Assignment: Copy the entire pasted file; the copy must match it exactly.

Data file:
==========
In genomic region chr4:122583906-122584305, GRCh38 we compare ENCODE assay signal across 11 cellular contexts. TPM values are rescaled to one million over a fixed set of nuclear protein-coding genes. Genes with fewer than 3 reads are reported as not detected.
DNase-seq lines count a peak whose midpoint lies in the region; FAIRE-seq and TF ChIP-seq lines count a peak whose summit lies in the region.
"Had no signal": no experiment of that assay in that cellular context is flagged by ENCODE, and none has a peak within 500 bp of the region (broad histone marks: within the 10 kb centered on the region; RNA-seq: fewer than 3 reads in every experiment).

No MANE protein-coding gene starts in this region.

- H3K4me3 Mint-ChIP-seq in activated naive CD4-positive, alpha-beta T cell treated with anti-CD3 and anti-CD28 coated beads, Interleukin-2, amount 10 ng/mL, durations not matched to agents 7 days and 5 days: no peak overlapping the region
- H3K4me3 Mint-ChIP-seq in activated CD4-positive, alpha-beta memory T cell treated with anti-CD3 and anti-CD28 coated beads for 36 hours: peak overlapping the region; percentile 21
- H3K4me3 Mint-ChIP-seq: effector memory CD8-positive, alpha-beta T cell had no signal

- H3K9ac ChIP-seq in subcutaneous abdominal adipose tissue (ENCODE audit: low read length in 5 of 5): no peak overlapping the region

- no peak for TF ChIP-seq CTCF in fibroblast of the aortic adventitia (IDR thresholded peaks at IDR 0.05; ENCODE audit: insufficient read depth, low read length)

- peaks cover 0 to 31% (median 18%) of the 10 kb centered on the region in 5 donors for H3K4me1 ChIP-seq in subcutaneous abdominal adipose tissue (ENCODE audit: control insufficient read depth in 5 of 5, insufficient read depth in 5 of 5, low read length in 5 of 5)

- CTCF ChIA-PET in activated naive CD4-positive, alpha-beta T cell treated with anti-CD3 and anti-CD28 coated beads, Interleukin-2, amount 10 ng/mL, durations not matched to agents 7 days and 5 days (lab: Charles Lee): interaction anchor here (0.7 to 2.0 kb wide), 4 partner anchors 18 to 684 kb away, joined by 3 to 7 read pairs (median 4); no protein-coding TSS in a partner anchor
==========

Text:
In genomic region chr4:122583906-122584305, GRCh38 we compare ENCODE assay signal across 11 cellular contexts. TPM values are rescaled to one million over a fixed set of nuclear protein-coding genes. Genes with fewer than 3 reads are reported as not detected.
DNase-seq lines count a peak whose midpoint lies in the region; FAIRE-seq and TF ChIP-seq lines count a peak whose summit lies in the region.
"Had no signal": no experiment of that assay in that cellular context is flagged by ENCODE, and none has a peak within 500 bp of the region (broad histone marks: within the 10 kb centered on the region; RNA-seq: fewer than 3 reads in every experiment).

No MANE protein-coding gene starts in this region.

- H3K4me3 Mint-ChIP-seq in activated naive CD4-positive, alpha-beta T cell treated with anti-CD3 and anti-CD28 coated beads, Interleukin-2, amount 10 ng/mL, durations not matched to agents 7 days and 5 days: no peak overlapping the region
- H3K4me3 Mint-ChIP-seq in activated CD4-positive, alpha-beta memory T cell treated with anti-CD3 and anti-CD28 coated beads for 36 hours: peak overlapping the region; percentile 21
- H3K4me3 Mint-ChIP-seq: effector memory CD8-positive, alpha-beta T cell had no signal

- H3K9ac ChIP-seq in subcutaneous abdominal adipose tissue (ENCODE audit: low read length in 5 of 5): no peak overlapping the region

- no peak for TF ChIP-seq CTCF in fibroblast of the aortic adventitia (IDR thresholded peaks at IDR 0.05; ENCODE audit: insufficient read depth, low read length)

- peaks cover 0 to 31% (median 18%) of the 10 kb centered on the region in 5 donors for H3K4me1 ChIP-seq in subcutaneous abdominal adipose tissue (ENCODE audit: control insufficient read depth in 5 of 5, insufficient read depth in 5 of 5, low read length in 5 of 5)

- CTCF ChIA-PET in activated naive CD4-positive, alpha-beta T cell treated with anti-CD3 and anti-CD28 coated beads, Interleukin-2, amount 10 ng/mL, durations not matched to agents 7 days and 5 days (lab: Charles Lee): interaction anchor here (0.7 to 2.0 kb wide), 4 partner anchors 18 to 684 kb away, joined by 3 to 7 read pairs (median 4); no protein-coding TSS in a partner anchor